Not all architects and scholars have embraced this approach, of course. For example, architect Wu Zhihong has expressed concern that simply channeling traditional architectural styles may result in cultural essentialism. Similarly, architecture scholar Wang Junyang has argued that, while there are reasons to integrate traditional aesthetics into current architectural methods, this should not be the only possible or legitimate approach to design.

    The Suzhou Museum, built by Chinese-American architect I.M. Pei, proves that there are other possibilities for historical references beyond simple appropriation. Suzhou is known for its beautiful gardens, but Pei did not simply copy their layouts in his design. Instead, he pursued an approach characterized by the design team as “Chinese yet new, Suzhou-style yet new.” Taking the roof as an example, he replaced traditional green tiles with gray granite, and reinterpreted the traditional flying eaves with modernist geometric lines. These designs integrate the Suzhou Museum into the local landscape while also modifying it. The result is a modern landmark, not just a tribute to the past.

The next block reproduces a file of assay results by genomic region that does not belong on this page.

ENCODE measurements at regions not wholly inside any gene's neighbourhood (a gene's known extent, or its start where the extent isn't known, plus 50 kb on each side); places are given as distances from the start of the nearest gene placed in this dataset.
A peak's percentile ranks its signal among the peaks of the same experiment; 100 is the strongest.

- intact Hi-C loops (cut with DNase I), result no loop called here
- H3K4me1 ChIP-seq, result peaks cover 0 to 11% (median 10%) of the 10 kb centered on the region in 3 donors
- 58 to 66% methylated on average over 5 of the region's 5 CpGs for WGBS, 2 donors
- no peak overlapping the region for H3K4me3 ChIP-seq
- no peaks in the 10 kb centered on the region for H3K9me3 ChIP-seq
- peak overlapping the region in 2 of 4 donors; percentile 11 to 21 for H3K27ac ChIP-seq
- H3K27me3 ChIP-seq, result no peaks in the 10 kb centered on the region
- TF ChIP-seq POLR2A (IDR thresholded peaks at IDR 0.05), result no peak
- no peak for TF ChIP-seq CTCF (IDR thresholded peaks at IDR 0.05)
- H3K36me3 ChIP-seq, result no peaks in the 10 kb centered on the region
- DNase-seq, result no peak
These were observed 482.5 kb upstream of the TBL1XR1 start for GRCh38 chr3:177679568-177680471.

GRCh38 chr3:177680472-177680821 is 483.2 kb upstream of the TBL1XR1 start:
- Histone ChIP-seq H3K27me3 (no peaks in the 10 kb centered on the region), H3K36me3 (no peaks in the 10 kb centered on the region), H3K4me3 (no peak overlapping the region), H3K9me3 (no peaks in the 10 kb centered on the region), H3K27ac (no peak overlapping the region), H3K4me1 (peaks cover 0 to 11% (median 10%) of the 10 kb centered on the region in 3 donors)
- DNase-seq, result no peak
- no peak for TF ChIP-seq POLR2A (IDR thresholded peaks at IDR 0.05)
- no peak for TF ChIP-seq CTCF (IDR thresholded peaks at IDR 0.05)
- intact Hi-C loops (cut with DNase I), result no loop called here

The design of the new Sanxingdui Museum takes a similar approach to connecting history and the modern day.

    The fact is any completed structure can become part of Chinese architectural history and can be respected and learned from. The “past” is a dynamic concept, and there is no single moment that distinguishes the absolute opposition of ancient and today. As the architects David Gianotten and Rem Koolhaas once wrote in an article on “Chinese-ness”: “Often Chinese-ness is nothing more than an explicit gesture that literally references traditional Chinese architectural elements known to the West.” The success of the new Sanxingdui Museum demonstrates that a dynamic historical perspective can alleviate the aesthetic fatigue of “palace-style” buildings while still making use of China’s native cultural resources.

    Translator: Matt Turner.

    (Header image: The Sanxingdui Museum in Guanghan, Sichuan province, Oct. 13, 2023. Courtesy of You Xudong)